|Publication number||US5533574 A|
|Application number||US 08/498,121|
|Publication date||Jul 9, 1996|
|Filing date||Jul 3, 1995|
|Priority date||Dec 20, 1993|
|Also published as||WO1995017576A1|
|Publication number||08498121, 498121, US 5533574 A, US 5533574A, US-A-5533574, US5533574 A, US5533574A|
|Original Assignee||Shell Oil Company|
|Export Citation||BiBTeX, EndNote, RefMan|
|Patent Citations (15), Referenced by (45), Classifications (9), Legal Events (6)|
|External Links: USPTO, USPTO Assignment, Espacenet|
This is a continuation of application Ser. No. 08/167,100, filed Dec. 20, 1993.
The present invention relates to a method and system of drilling for deepwater oil and gas reserves. More particularly, the present invention relates to a riser system through which offshore drilling operations are conducted from a surface vessel or platform.
Drilling for oil and gas counterbalances normal geopressure with a hydrostatic head of weighted drilling fluid commonly referred to as "mud." However, drilling operations sometimes encounter rapid increases in pressure known as "kicks." Blowout preventers ("BOPs") are used to contain such pressure increases during drilling and other well operations and have been adapted for offshore application. Deepwater drilling has traditionally deployed such BOPs either at the wellhead far below on the ocean floor or at the surface and connected to the wellhead through a single string high pressure riser. Both of these conventional approaches have benefits. However, each approach provides its benefits only at the cost of accepting substantial detriments.
For example, a single string high pressure riser with a surface BOP facilitates simpler well operations, riser handling and BOP maintenance. However, the pressure requirements lead to a very thick wall, heavy and expensive riser system. The high weight of the riser also tends to increase the tension required to hold up the riser in deepwater and accommodating this extra tension can seriously and adversely affect platform costs. Further, such risers are adversely impacted by riser cleaning and wear problems in deepwater deployment.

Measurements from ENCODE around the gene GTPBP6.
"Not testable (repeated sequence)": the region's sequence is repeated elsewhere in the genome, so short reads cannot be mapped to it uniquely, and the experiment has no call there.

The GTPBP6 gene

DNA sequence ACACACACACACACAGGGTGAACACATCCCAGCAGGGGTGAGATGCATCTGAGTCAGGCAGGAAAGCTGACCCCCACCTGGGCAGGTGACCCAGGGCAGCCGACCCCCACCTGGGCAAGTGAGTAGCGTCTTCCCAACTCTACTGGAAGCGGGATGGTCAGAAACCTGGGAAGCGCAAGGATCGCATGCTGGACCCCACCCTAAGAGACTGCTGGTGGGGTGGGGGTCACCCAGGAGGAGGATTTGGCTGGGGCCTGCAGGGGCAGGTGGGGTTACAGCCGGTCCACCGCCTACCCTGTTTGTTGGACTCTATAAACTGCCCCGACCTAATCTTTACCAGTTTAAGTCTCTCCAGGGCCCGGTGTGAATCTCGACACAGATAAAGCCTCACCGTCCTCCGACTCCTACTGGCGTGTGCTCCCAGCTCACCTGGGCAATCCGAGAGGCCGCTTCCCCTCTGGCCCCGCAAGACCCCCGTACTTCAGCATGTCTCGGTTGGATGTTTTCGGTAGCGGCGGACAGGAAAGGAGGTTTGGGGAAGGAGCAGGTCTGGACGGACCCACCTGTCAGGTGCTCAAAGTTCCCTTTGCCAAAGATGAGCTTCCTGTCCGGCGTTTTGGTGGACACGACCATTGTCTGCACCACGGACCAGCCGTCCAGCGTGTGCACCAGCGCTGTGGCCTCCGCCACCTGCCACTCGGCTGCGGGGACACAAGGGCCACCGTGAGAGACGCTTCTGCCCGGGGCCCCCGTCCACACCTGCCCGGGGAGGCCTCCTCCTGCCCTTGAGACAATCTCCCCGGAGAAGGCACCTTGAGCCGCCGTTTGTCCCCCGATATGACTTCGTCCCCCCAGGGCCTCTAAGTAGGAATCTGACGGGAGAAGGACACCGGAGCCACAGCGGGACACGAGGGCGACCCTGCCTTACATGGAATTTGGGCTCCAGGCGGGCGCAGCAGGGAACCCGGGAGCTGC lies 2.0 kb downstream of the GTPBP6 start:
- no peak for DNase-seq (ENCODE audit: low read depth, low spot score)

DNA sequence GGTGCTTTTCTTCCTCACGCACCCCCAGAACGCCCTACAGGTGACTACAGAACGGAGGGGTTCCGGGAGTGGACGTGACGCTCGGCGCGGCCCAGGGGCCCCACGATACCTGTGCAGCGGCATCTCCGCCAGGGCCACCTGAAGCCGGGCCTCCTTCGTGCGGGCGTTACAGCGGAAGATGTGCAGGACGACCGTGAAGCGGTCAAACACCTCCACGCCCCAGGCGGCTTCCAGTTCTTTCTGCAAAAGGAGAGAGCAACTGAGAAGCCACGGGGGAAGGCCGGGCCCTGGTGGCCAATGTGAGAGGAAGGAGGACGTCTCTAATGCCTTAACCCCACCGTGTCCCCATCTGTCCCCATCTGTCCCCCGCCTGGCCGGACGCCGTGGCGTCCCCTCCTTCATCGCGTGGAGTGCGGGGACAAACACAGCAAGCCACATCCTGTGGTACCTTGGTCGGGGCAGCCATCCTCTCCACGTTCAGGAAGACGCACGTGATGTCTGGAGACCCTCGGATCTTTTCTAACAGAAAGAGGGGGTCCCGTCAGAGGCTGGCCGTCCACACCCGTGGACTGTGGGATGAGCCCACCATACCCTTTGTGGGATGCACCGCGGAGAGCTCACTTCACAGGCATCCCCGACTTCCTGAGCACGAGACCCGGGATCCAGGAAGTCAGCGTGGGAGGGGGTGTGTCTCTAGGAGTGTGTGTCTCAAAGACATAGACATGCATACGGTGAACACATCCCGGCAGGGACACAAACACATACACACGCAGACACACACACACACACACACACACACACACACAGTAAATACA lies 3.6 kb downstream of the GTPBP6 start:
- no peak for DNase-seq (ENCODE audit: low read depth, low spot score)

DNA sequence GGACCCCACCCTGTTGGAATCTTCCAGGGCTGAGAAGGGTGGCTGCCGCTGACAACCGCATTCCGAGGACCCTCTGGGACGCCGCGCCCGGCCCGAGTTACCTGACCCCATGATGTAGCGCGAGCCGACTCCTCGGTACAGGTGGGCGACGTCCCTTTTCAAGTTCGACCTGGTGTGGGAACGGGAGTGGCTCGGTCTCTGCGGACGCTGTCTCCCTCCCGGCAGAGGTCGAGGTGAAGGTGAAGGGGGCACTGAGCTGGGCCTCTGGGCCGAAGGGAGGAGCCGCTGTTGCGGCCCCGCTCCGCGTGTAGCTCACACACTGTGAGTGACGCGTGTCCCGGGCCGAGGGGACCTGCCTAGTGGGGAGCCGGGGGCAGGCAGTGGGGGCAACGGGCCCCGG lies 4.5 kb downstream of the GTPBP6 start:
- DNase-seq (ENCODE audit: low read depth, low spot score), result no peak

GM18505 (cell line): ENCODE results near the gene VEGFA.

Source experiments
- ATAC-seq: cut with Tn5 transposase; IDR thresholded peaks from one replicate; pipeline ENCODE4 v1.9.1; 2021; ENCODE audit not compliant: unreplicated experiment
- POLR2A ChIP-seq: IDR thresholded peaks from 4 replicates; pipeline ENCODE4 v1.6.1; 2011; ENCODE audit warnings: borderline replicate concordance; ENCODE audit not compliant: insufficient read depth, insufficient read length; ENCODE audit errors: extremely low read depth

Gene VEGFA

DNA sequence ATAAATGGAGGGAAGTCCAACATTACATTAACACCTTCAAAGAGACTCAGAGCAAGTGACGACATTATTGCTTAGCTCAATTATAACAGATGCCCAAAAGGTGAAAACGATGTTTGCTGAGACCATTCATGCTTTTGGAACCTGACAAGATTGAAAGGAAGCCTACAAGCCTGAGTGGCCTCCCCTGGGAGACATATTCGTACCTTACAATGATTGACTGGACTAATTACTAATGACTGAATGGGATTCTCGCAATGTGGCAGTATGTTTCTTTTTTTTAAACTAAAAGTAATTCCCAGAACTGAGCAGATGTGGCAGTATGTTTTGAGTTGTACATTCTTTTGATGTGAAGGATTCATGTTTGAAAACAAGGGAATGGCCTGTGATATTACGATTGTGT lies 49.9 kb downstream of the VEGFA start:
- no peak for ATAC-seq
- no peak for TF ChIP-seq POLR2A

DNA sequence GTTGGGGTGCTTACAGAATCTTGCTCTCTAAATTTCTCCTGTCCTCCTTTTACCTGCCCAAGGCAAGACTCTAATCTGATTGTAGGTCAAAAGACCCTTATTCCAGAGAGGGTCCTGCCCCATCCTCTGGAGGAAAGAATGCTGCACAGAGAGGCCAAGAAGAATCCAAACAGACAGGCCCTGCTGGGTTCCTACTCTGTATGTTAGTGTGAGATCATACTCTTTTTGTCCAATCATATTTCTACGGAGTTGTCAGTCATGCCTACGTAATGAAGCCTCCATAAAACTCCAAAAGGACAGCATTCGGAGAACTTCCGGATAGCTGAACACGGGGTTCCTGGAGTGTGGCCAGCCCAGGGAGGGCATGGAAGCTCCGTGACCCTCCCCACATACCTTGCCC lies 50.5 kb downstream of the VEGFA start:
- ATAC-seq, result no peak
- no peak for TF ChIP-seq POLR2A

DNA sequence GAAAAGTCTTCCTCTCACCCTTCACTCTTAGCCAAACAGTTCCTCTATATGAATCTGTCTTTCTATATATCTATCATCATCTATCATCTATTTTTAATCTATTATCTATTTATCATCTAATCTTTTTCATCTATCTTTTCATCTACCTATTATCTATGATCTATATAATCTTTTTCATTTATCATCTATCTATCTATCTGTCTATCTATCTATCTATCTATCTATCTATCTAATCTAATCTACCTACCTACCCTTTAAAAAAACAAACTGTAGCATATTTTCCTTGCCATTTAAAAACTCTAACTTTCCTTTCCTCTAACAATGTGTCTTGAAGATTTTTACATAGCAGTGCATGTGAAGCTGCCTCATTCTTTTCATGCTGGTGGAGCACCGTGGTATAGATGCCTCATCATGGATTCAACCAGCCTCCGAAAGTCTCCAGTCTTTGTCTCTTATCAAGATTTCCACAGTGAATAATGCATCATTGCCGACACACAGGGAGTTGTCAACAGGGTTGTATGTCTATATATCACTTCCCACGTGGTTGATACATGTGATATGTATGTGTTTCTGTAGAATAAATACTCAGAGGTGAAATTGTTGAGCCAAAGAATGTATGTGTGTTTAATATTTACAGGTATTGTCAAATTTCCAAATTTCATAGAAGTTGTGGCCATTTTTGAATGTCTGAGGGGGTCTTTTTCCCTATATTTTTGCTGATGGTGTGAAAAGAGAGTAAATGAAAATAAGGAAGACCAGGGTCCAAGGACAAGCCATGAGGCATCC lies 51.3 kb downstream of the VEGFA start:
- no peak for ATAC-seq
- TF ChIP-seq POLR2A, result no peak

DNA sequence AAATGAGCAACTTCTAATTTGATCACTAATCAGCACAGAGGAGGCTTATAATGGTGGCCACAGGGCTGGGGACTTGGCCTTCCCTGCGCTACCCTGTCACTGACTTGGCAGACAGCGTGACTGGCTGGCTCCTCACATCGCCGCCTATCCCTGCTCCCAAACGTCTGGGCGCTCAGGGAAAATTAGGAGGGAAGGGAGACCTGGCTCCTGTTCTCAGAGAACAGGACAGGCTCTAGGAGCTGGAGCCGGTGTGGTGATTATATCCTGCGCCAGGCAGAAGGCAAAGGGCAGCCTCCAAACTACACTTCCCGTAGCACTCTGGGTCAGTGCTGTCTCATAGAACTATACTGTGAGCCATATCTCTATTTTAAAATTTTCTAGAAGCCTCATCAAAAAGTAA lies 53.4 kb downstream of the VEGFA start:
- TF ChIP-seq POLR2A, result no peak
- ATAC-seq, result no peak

Alternatively, use of subsea BOP stacks provide high pressure shut off at the mudline, decreases the tension requirements and benefits from well established procedures. However, the heavy subsea BOP stack and associated equipment are difficult to handle, maintain and store. Further, accommodating subsea BOP stacks at the wellhead requires increased well spacing at the sea floor, which, for vertical access, requires an increase in the size of the wellbay of the surface facilities. This, in turn, adversely affects overall platform costs. Further, accommodating such storage, handling and dimensional challenges can lead to a dedicated, purpose built rig for drilling and well operations for which a modular, temporarily deployed rig would otherwise prove satisfactory.
There is thus clearly a need for a riser system and drilling method for deepwater hydrocarbon developments that provides the benefits of a surface BOP without the difficulties associated with a conventional high pressure riser.
Toward the fulfillment of this need, the present invention is a dual string high pressure riser system for use in drilling a deepwater well through a subsea wellhead. An outer riser extends from the surface and sealingly engages the wellhead and an inner riser extends from the surface downwardly, concentrically through the outer riser to communicate with the well. A surface BOP provides well control at the top of the dual high pressure riser.
Another aspect of the present invention is a method for conducting deepwater drilling operations in which a surface BOP and a lightweight outer riser are installed in communication with a subsea wellhead and a first interval is drilled through the outer riser. Casing is run through the outer riser into the first interval, cemented within the borehole and sealed in the wellhead. As drilling proceeds toward subterranean intervals at which high pressure might be encountered, a high pressure inner riser is deployed concentrically within the outer riser, engaging to the wellhead at its lower end and communicating with the surface facilities through the BOP at the upper end. Subsequent intervals are drilled through the high pressure inner riser in place within the lightweight outer riser.
The brief description above, as well as further objects and advantages of the present invention will be more fully appreciated by reference to the following detailed description of the preferred embodiments which should be read in conjunction with the accompanying drawings in which: